Vintage Tech Advice - December 2013
Beyond the Basics
Fog Light Wiring
I have purchased a disassembled ’66 Mustang. During reassembly, I ordered new fog light wiring from Virginia Classic Mustang. However, I cannot find information about how and where to run the wiring. Where does it go through the radiator support? Also, how do I connect the underdash wiring?
John S. Cowart
The fog light wires go through the radiator support next to the wire grommets for the horn wires. Exact placement is not crucial as many cars had dealer installed fog lights as well as over-the-counter owner installations. Factory equipped GT Mustangs have also proven to vary. The remaining gray wiring harness runs along the driver’s side engine compartment and hood hinge area. The headlight harness plug is located there, and the fog light wire should be above that.
The underdash wiring is straightforward as it simply plugs in. There are three wires on the fog light switch. Grey goes to the fog lamps and plugs into the grey wiring harness that runs through the firewall. The blue/black stripe wire is power and connects to a circuit breaker mounted on the windshield wiper bracket. The other side of the circuit breaker should have a short blue/black lead that plugs into an existing blue/black plug on the underdash harness, which is factory provided for this purpose. The third wire is black to power the taillights so they will come on when the fog lights are switched on. This black wire ends in a harness plug that interrupts the connection between the rear taillight body harness connection behind the driver’s side kick panel. Separate the two harnesses and insert the new fog light jumper harness between the two.
T-10 or Top loader?
I have a question concerning the choice of transmission for my ’65 Mustang, which is equipped with a 289 and a T-10 four-speed transmission. I am rebuilding the 289 to produce about 320 horsepower. While I am inclined to keep the T-10, I wonder if I might be better off with a Top Loader four-speed for toughness and smoother shifting. Is it possible to say which transmission is best for my application? The car will only see spirited street driving and not the track.
Via the Internet
I would continue to use the T-10, as it is an excellent transmission and also original to the car. Although the Ford Top Loader is a bit tougher, the T-10 is a proven performer. It was standard equipment for the ’65-’66 Shelby G.T. 350 and early Cobras, and also used by other car manufacturers as well.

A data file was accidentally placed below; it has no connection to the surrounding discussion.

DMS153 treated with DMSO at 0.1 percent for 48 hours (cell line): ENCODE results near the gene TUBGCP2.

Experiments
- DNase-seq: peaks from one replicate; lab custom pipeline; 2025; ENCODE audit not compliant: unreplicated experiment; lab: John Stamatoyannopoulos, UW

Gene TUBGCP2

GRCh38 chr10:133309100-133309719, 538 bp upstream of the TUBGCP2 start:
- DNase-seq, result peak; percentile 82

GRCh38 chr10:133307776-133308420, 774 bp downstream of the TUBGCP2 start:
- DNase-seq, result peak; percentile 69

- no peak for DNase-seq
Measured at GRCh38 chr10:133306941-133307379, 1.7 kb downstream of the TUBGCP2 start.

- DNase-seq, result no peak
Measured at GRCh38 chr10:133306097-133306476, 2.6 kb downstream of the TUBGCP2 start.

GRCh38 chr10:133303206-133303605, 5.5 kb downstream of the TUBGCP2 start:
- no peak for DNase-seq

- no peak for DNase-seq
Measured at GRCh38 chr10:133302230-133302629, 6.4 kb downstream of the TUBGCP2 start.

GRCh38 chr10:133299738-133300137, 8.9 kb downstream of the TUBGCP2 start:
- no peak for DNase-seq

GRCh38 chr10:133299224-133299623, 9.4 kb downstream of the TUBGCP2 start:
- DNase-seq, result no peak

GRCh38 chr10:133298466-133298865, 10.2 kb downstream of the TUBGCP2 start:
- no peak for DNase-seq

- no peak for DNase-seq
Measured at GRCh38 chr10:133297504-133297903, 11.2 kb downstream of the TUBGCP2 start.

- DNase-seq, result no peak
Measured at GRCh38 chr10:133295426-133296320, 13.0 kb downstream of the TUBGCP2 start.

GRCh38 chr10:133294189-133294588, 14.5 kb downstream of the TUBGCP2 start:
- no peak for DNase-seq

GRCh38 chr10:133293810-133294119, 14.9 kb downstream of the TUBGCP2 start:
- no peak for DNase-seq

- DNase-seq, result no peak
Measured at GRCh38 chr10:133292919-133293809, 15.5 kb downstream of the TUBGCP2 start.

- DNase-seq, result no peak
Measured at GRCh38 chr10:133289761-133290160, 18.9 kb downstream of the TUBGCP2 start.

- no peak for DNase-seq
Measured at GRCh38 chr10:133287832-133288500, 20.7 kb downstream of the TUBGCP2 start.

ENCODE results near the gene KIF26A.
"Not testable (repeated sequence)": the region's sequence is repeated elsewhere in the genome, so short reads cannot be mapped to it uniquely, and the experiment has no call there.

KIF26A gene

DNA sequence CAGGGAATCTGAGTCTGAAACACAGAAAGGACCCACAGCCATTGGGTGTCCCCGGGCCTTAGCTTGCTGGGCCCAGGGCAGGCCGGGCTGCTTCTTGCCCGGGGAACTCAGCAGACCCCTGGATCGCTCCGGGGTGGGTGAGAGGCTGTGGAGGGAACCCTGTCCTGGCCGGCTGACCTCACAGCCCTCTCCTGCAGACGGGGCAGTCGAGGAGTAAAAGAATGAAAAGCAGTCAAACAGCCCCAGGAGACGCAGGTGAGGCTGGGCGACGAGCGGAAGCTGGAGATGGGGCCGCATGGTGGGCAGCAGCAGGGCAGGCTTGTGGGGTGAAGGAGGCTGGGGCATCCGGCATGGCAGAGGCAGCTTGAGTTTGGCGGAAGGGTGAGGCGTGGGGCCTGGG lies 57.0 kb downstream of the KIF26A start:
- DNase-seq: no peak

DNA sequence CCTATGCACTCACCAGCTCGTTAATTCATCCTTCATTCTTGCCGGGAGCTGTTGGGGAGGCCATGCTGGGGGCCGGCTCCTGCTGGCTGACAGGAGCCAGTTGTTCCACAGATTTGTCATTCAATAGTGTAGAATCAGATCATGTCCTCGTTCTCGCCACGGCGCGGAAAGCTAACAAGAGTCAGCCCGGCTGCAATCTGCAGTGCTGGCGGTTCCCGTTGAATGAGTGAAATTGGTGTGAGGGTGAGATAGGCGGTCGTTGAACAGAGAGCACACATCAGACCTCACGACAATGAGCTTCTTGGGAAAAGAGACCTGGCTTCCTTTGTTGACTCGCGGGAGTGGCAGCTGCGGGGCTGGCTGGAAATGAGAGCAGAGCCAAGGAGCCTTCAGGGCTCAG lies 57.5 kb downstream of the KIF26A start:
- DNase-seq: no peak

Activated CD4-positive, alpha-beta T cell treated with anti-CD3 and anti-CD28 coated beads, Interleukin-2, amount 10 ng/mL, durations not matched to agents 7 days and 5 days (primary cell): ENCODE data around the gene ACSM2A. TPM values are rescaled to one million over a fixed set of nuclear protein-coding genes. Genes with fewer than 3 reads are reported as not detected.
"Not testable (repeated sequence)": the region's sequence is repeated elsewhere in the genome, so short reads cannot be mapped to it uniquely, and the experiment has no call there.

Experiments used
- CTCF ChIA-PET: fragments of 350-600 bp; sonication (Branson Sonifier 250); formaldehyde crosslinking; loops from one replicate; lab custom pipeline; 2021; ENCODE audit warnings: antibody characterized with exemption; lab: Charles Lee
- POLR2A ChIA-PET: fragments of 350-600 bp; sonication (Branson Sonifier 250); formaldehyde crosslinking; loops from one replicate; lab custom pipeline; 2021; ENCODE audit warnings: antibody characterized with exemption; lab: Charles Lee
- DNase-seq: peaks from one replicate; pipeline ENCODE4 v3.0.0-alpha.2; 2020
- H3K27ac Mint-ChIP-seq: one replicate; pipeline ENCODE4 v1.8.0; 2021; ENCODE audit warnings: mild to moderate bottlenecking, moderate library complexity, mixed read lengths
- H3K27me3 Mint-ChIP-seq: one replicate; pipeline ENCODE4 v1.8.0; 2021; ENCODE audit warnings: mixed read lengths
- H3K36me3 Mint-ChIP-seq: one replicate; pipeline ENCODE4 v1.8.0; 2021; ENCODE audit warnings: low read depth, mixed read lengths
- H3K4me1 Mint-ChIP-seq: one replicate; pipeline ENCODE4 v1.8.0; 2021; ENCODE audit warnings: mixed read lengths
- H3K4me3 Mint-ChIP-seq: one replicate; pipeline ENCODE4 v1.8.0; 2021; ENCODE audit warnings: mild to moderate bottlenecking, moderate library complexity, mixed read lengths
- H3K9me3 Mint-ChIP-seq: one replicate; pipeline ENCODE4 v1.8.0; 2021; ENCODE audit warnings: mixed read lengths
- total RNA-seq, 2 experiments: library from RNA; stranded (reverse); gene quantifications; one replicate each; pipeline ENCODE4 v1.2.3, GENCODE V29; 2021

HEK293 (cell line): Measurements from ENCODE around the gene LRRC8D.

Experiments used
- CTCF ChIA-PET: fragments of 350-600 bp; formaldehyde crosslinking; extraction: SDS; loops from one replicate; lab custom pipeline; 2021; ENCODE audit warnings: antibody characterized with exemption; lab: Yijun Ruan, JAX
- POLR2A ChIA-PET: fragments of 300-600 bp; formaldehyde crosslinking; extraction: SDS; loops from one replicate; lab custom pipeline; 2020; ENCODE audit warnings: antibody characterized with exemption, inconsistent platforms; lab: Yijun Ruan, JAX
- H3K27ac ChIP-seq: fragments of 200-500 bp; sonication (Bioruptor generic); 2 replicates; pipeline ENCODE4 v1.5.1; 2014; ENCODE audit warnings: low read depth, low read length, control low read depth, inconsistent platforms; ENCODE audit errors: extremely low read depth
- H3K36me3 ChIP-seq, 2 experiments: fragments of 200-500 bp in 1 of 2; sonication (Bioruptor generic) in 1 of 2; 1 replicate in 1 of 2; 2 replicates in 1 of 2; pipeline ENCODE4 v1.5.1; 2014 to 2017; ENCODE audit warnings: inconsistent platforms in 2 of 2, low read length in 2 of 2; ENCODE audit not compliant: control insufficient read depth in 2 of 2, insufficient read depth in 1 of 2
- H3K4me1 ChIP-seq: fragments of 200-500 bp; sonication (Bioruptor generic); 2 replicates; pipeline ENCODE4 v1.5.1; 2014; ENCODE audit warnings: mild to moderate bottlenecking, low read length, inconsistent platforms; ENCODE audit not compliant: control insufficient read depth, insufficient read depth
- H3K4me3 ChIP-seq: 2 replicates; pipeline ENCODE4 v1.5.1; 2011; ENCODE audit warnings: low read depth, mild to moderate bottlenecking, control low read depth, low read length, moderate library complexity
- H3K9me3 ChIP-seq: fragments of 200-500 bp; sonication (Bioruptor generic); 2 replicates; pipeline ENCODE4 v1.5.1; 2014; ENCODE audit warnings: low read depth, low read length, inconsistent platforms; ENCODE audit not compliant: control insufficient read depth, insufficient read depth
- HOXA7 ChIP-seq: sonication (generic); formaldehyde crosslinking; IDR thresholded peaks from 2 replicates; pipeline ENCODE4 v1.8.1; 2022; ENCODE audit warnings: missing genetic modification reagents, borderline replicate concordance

One common complaint with the T-10 is gear jump-out under deceleration, with the transmission popping into neutral during heavy engine braking situations. The problem is too much endplay in the gear set. Ford sold a package of snap rings with a variety of thicknesses so technicians could select the proper snap ring to tighten up the endplay as a repair.
T-10s remained in production and a version is still produced today. Synchronizers have been redesigned to help prevent gear jump-out; they will fit early transmissions. The new design synchronizers and a tight rebuild will eliminate the jump-out issue.
Ragtop Rear Window
Can you suggest a repair for the rear window in my ’65 GT convertible short of replacing the entire top? The top is in reasonably good condition except the folding glass rear window has separated in the middle.
San Jose, CA
The convertible top’s rear window can be changed without removing the entire top if the existing zipper for the window can be left intact. The zipper is attached to the rear top bow before the top is stapled over it, therefore the top is typically removed to get at the zipper underneath. The problem is that the zipper on replacement windows rarely matches the old one remaining on the bow. Even if it does match, once zipped in, the replacement window is usually not centered properly. The fix is to have the zipper removed from the old window and reinstalled on the new window, centering it as it is sewn in. The bottom of the window has its own tacking strip and will not present a problem.
My kids and I have purchased a ’67 Mustang with a six-cylinder engine. We have converted to five-lug wheels with disc brakes up front and an 8-inch rearend. We want to drive the car for a while with the original six-cylinder. What driveshaft and u-joints should we use? We have the original driveshaft for the six-cylinder and three-speed transmission.
Via the Internet
The original driveshaft should work as it is the proper length. However, u-joint compatibility may be an issue. There are two different sizes of u-joint bearing caps. A trip to your local auto parts store and some patience is all that will be required.
Let us hear from you. Send your ’65-’73 Mustang questions to: Beyond Basics, c/o Bob Aliberto, P.O. Box 205, Salt Point, NY 12578. Send email to firstname.lastname@example.org.